There’s a lot of talk these days about Google Glass, Google’s new futuristic wearable computer that functions like a set of cyborg glasses, overlaying a HUD of Google products and search services over your life.
It certainly sounds impressive, and early reviews from the usual techno-nerds are positive. But what would Steve Jobs have thought of Google Glass?
He would have thought you were a dork for wearing one, and you needed to get laid.
Thanks to those leaked screenshots that appeared on Tuesday, we’re pretty confident that Google Babel is no longer just a rumor, but a real product that’s patiently waiting to get its grand unveiling. And according to sources that are familiar with Google’s plans, it’s worth getting excited about.
They claim Babel aims to be “everything we have ever asked for in a unified messenger service,” with cross-platform syncing and a “first class iOS experience.”
Get more accurate answers to your questions by typing them into Google, rather than asking Siri.
Although it sometimes doesn’t understand everything you say, it’s hard not to like Siri. After all, the voice-controlled assistant has made it easier then ever to perform all kinds of tasks on a smartphone using only the natural language that we use on a daily basis. But as we are well aware, Siri isn’t perfect.
Especially when it comes to answering your questions. In fact, Apple analyst Gene Munster believes she’s still two years behind Google after she only managed to answer 68% of the 800 questions he asked in a quiet room.
One often overlooked issue with BYOD is ownership of mobile phone numbers
A decade ago, your mobile phone number may not have meant much. In the days before number porting, mobile phone numbers were transient. If you switched carriers or moved, you got a new number.
Things are a bit different today. You can take your number with you from one mobile carrier to another, you can port it VOIP services like Vonage, or forwarding services like Google Voice, and you can even port it to a landline phone. Your phone number, much like your personal email address or Twitter account, belongs to you for as long as you want to keep it.
That can create a problem for companies implementing BYOD programs. If an employees bring their own phones, they also bring their own numbers. For many employees, particularly those that are mobile professionals, their mobile number is the go-to number to reach them. When such an employee leaves that company, what happens to his or her phone number?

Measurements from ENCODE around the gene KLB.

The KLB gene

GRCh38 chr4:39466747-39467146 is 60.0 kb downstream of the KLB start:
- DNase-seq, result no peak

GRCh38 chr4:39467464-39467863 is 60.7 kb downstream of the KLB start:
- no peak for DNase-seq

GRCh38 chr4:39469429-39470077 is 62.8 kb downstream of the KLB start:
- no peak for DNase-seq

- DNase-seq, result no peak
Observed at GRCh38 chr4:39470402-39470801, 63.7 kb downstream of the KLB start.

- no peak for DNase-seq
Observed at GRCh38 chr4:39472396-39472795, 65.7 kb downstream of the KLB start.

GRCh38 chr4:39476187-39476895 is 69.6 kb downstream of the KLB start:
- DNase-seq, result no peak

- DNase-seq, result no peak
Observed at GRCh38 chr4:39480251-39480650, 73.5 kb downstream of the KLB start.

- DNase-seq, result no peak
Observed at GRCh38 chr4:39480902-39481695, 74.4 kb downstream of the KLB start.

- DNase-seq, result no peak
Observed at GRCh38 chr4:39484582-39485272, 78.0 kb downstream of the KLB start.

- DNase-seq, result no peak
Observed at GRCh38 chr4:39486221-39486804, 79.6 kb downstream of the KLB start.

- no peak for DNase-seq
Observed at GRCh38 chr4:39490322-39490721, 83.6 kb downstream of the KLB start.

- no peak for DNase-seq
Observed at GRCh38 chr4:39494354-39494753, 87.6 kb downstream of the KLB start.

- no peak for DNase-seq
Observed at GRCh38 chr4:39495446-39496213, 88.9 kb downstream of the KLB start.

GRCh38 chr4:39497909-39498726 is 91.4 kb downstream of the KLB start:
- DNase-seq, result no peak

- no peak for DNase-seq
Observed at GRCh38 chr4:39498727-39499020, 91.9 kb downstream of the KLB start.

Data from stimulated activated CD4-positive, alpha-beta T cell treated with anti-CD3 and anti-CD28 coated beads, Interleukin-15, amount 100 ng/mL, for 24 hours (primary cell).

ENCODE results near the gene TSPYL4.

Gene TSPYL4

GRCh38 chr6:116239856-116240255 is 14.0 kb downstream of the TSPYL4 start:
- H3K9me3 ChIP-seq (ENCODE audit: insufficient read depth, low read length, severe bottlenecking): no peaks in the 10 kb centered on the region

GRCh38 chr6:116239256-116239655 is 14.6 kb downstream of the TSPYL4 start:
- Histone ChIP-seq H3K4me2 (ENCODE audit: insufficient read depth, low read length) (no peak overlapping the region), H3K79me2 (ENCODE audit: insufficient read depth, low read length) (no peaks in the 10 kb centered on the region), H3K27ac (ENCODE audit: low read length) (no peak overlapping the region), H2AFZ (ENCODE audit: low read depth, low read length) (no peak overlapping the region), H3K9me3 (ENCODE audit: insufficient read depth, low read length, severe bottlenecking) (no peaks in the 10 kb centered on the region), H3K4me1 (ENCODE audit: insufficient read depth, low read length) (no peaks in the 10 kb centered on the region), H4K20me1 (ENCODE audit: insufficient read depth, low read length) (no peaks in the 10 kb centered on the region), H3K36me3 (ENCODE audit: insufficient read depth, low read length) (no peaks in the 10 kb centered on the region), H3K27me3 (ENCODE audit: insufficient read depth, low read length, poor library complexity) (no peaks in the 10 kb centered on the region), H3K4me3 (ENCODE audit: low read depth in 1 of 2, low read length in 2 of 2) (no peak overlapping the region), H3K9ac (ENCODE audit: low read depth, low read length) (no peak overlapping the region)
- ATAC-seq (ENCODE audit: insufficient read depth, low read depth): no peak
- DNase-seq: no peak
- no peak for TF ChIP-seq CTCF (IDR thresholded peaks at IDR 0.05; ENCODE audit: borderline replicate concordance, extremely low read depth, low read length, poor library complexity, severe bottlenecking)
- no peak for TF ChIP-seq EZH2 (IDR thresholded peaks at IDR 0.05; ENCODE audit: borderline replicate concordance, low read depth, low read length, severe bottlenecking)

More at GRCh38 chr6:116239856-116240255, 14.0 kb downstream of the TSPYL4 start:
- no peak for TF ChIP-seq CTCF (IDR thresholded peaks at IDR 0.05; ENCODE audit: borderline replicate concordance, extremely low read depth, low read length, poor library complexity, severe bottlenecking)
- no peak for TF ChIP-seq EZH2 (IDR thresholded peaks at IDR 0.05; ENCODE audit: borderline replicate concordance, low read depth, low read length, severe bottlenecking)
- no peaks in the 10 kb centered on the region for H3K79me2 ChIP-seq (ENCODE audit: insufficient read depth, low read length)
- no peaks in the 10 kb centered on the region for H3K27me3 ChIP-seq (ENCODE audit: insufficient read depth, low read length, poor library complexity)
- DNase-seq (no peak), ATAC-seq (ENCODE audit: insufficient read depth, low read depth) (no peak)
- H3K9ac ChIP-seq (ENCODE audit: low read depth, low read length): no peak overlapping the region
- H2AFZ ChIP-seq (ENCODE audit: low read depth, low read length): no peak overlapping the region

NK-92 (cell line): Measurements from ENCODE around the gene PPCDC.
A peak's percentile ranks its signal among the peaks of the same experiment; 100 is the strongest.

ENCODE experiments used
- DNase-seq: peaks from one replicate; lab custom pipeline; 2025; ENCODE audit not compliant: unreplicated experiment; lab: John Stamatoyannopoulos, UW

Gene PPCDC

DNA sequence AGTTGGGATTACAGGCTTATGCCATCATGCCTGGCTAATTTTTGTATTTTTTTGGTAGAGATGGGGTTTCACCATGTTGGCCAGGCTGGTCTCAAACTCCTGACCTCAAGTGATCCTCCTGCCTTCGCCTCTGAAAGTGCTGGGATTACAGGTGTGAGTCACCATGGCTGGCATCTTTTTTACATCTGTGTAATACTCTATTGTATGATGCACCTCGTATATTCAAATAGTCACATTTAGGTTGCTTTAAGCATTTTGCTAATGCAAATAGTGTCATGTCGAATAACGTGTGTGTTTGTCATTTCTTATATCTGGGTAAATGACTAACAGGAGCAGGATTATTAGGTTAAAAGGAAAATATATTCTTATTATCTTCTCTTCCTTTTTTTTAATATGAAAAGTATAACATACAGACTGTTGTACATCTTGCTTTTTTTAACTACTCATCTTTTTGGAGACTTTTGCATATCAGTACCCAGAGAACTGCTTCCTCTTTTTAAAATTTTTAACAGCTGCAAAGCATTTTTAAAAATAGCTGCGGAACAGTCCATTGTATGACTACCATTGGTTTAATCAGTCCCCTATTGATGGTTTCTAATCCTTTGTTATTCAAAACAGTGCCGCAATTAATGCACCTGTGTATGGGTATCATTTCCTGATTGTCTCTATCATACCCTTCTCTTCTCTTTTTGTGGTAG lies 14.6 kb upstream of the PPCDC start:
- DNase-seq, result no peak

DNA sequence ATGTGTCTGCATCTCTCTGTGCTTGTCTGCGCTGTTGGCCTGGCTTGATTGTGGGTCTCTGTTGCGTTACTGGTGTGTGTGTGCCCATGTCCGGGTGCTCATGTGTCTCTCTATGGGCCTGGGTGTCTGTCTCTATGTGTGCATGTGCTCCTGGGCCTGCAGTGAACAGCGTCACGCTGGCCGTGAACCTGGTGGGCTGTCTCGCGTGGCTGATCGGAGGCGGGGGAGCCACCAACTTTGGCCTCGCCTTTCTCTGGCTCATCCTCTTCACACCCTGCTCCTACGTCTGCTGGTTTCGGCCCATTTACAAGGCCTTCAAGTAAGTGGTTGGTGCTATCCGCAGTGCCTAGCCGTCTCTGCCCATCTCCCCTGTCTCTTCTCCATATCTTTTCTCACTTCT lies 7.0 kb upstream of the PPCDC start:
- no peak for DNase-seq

Google has issued an update to its Google Voice app for the iPhone today to introduce support for devices connected to Sprint, and multi-recipient texting — a feature that has been available in Google Voice for Android more than a month — a multi-line text entry field, and one-touch copy and paste within the Dialer.
It’s been less than a week since Siri was hacked to work with potentially every Internet-controlled gadget out there, even your car. But if that’s too far out for you, the latest plug-in for Siri Proxy allows you to control your Mac desktop using your iPhone.
Trying to thumb type a search query into your iPhone on the run sucks, and it’s sow to boot. Google knows it, which is why they have the Google Search app, allowing you to just dictate your search query when typing is otherwise inconvenient.
But it looks like Apple might have noticed it too. New job postings indicate Apple is looking to improve the native voice recognition capabilities of iOS.
Last year, Apple pulled Google Voice’s official application from the App Store without either ceremony or explanation. The move always seemed pretty suspect, and intended more to protect the interests of AT&T than iOS users, but it seems that there is good news on the horizon: Google Voice is likely heading back to the App Store.
According to the developer of the third-party Google Voice application GV Mobile, he emailed Apple’s approval board after the release of yesterday’s App Store guidelines, pointing out there seemed to be no provision at all explaining a Google Voice ban, and asking what the chances were of getting his app reinstated. Apparently, the response was encouraging, and Kovacs was led to believe that if he resubmitted his app, it would likely be improved.
On Google’s part, they say they have nothing to announce at this time, but if third–party Google Voice applications start getting approved again, it’s very likely the official app will soon possible. Let’s hope that Kovac’s exchange wasn’t a fluke and Apple has come around on its senseless ban against Voice once and for all.